We love that Bolthouse Farms uses protein-rich yogurt for its base to keep the fat content of this healthy salad dressing respectably low. The combination of yogurt and blue cheese bring the amount of protein to 2 grams per serving. And with an impressively low 35 calories per serving, you won't believe this bottle packs in velvety blue cheese in almost every bite.
2. Organic Girl Avocado Cilantro Vegan Vinaigrette
If the avocado on your countertop isn't yet ripe for use, don't fret—you can still get the coveted creamy flavor with this organic offering. Organic Girl boasts a kick of jalapenos and invigorating lime juice as well as satiating unsaturated fats that help you absorb many veggies' fat-soluble nutrients. Squirt this over a Mexican-style salad when you're short on time to make fresh guac.
3. Bragg Vinaigrette
Apple cider vinegar, which has been linked to weight loss and appetite suppression, is the top ingredient in Bragg's healthful vinaigrette. This healthy salad dressing is sweetened with a drop of organic honey and liquid aminos, and balanced with a dash of black pepper for a low-sodium sauce that's as wholesome as it tastes.
4. Primal Kitchen Lemon Turmeric Vinaigrette & Marinade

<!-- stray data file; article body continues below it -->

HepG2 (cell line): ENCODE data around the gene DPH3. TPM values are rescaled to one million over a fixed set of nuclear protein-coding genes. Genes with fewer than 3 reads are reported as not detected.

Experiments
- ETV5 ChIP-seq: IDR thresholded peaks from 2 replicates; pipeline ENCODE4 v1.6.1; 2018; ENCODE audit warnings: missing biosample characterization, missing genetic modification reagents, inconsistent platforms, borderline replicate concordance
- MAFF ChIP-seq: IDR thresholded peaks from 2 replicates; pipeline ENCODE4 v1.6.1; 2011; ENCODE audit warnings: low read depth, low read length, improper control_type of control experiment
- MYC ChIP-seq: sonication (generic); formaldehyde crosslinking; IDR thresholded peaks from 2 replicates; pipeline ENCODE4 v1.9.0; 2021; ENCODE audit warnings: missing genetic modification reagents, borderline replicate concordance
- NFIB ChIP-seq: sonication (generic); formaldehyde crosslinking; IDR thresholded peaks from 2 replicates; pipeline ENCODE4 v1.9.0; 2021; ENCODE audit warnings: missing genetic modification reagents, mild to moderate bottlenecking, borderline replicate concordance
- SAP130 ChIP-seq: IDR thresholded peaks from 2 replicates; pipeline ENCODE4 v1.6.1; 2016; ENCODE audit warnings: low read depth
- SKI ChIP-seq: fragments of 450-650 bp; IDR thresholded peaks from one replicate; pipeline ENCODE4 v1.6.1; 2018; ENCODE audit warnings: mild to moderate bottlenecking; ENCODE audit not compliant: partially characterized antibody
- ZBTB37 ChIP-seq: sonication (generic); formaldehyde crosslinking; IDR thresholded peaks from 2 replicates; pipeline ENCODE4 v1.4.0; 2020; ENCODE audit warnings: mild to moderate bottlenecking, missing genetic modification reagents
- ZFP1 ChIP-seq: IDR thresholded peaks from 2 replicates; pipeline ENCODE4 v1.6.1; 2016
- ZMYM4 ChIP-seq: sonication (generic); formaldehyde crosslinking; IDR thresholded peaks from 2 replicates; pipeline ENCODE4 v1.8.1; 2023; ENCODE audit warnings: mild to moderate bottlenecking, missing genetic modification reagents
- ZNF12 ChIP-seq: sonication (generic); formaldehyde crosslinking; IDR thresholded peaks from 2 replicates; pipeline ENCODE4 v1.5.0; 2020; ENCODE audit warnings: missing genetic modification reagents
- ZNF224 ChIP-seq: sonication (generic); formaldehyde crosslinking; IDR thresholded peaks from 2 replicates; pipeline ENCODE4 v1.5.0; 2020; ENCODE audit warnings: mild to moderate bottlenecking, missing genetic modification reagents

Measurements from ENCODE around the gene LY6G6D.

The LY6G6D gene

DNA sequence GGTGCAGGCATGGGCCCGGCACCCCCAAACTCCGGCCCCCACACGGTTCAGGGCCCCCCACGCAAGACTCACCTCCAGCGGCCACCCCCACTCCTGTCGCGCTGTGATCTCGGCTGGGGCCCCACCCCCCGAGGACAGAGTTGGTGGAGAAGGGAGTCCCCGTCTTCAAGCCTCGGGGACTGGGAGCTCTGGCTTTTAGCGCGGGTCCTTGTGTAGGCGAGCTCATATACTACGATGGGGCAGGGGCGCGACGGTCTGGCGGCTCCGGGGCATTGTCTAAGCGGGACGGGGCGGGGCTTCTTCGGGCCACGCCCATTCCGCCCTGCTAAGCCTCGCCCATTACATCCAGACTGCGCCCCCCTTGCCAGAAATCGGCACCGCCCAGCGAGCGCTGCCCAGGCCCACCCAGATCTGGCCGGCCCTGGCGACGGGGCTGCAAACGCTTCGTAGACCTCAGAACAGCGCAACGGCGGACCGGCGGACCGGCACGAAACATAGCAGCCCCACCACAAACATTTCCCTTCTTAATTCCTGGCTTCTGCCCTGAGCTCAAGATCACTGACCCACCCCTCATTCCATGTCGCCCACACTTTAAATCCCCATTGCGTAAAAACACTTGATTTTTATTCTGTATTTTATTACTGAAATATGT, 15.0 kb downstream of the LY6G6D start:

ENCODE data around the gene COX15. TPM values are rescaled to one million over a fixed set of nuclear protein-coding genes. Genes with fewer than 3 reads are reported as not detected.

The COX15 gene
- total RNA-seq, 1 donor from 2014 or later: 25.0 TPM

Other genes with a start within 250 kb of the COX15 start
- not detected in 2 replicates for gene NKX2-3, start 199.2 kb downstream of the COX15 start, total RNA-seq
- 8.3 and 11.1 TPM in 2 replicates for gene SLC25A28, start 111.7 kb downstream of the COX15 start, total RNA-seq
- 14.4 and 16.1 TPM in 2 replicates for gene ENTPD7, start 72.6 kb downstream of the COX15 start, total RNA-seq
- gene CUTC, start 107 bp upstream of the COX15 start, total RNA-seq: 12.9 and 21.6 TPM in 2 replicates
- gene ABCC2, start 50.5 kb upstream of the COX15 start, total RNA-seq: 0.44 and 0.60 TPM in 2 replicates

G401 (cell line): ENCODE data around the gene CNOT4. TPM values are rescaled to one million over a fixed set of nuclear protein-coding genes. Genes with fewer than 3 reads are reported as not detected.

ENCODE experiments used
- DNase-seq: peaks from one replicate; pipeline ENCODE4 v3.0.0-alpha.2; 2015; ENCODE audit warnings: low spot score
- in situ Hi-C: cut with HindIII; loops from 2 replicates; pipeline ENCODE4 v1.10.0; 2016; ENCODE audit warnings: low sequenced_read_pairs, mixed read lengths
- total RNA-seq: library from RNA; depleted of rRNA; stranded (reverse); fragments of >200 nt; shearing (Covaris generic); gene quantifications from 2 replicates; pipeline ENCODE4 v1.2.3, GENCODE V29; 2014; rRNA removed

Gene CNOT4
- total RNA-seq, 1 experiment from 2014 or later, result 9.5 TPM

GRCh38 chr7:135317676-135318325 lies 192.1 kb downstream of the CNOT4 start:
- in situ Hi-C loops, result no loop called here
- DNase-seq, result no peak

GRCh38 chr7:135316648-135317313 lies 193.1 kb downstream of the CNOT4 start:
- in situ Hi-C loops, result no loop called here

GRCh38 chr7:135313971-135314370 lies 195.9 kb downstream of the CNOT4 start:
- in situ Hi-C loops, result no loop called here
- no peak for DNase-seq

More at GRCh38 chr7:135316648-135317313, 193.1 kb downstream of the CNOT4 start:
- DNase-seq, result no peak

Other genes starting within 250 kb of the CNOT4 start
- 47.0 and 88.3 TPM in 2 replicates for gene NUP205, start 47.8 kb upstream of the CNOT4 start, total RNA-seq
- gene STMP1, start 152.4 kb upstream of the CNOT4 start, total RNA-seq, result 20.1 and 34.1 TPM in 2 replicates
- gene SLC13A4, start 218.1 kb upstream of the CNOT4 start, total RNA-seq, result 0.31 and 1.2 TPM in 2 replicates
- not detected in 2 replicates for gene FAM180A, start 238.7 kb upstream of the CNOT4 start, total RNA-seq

Curcumin, the main antioxidant in turmeric, has been shown to fight inflammation—a key driver of weight gain. After you've drizzled your greens with the golden stuff, add a dash of black pepper. The zesty spice helps increase turmeric's bioavailability.
5. Hilary's Ranch Chia
Instead of relying on a fatty base of vegetable oil and buttermilk, Hilary's concocts its creamy ranch with hearty coconut milk. To add to the benefits, this healthy salad dressing packs in heart-benefitting chia seeds for a dose of omega-3s in every bite.
6. Annie's Organic Red Wine & Olive Oil Vinaigrette
Annie's adds tang and body to your salads without breaking your calorie budget. Two tablespoons pack in under 140 calories and boast 14 grams of fat coming from extra virgin olive oil. EVOO is brimming with oleic acid, a monounsaturated fat that has been shown to prevent heart disease.
7. Primal Kitchen Dreamy Italian Dressing
Avocado oil—the first ingredient in this pick—has been shown to prevent metabolic diseases such as obesity and diabetes, a study in BioMed Research Journal shows. What's more, this dreamy dressing features aromatic flavors from basil, garlic, red chile peppers, and thyme, deeming this the perfect accompaniment to any meal.
8. Annie's Organic Caesar Dressing
If you're yearning for an indulgent flavor factor to keep your salad streak going, Annie's organic Caesar trumps most commercial brands that inject their formulas with belly-ballooning fat and salt. Plus, this Ceasar is egg-free and non-GMO.
9. Tessemae's Green Goddess
Unlike our other healthy salad dressing contenders, Tessemae's serving size is trimmed down to a mere tablespoon. However, even if you double it to two, the nutritionals remain quite impressive. Instead of stuffing in deleterious amounts of sodium and sugar, Tessemae's flavors its sauce with organic tamari, EVOO, and turmeric.
3 healthiest (and 2 unhealthiest) salad dressings